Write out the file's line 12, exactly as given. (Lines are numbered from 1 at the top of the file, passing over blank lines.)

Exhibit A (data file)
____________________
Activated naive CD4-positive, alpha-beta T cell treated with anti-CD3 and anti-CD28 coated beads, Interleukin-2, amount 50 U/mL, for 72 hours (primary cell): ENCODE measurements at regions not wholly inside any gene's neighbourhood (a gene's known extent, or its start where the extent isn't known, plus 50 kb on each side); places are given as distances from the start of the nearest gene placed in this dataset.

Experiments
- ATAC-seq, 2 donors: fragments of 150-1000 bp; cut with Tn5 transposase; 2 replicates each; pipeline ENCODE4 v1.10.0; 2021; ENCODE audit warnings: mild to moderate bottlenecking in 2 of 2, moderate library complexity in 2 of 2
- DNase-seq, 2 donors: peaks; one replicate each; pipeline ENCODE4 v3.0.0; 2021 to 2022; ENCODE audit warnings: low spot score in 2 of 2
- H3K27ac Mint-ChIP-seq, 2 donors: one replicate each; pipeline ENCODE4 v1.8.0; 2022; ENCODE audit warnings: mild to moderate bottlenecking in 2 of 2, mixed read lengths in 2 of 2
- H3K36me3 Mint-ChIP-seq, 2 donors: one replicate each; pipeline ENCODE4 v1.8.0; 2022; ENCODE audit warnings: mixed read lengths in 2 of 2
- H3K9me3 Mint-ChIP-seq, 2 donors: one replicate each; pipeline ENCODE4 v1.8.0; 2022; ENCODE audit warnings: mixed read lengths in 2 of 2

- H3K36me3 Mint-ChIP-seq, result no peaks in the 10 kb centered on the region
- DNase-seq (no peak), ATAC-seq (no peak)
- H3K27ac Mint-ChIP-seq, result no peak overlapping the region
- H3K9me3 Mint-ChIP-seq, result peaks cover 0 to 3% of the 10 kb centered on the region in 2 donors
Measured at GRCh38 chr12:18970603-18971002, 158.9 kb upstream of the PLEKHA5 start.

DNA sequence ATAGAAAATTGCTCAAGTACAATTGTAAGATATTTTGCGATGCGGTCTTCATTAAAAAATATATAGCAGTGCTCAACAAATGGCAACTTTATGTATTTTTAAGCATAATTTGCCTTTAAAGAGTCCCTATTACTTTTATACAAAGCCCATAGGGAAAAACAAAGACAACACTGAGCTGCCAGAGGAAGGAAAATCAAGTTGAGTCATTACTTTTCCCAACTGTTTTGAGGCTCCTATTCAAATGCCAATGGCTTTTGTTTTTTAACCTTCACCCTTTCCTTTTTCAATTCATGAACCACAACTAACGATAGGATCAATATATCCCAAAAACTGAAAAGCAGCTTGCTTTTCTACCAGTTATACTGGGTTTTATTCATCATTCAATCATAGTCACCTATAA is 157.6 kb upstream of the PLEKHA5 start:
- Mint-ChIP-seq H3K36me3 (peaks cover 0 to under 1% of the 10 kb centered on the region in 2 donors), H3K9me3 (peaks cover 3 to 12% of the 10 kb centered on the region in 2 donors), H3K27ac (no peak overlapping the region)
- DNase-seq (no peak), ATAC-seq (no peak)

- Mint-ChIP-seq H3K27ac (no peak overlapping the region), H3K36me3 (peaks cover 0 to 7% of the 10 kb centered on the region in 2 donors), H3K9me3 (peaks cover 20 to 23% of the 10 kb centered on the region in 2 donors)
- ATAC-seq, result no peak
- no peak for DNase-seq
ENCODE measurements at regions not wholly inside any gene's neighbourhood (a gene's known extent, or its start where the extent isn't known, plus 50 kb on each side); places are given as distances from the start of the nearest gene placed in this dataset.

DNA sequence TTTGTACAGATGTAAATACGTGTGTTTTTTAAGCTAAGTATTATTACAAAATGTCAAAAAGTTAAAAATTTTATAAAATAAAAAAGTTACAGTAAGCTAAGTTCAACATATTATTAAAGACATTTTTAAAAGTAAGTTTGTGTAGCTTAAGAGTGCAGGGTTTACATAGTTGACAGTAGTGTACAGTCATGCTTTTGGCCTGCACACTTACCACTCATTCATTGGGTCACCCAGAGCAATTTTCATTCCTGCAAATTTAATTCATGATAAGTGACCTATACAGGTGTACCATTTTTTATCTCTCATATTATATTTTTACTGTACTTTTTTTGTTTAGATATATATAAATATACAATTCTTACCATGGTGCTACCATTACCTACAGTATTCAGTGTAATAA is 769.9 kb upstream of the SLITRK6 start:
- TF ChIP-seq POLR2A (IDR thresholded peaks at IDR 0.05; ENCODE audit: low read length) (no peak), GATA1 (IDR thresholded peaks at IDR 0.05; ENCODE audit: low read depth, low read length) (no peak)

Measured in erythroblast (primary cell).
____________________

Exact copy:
Measured at GRCh38 chr12:18970603-18971002, 158.9 kb upstream of the PLEKHA5 start.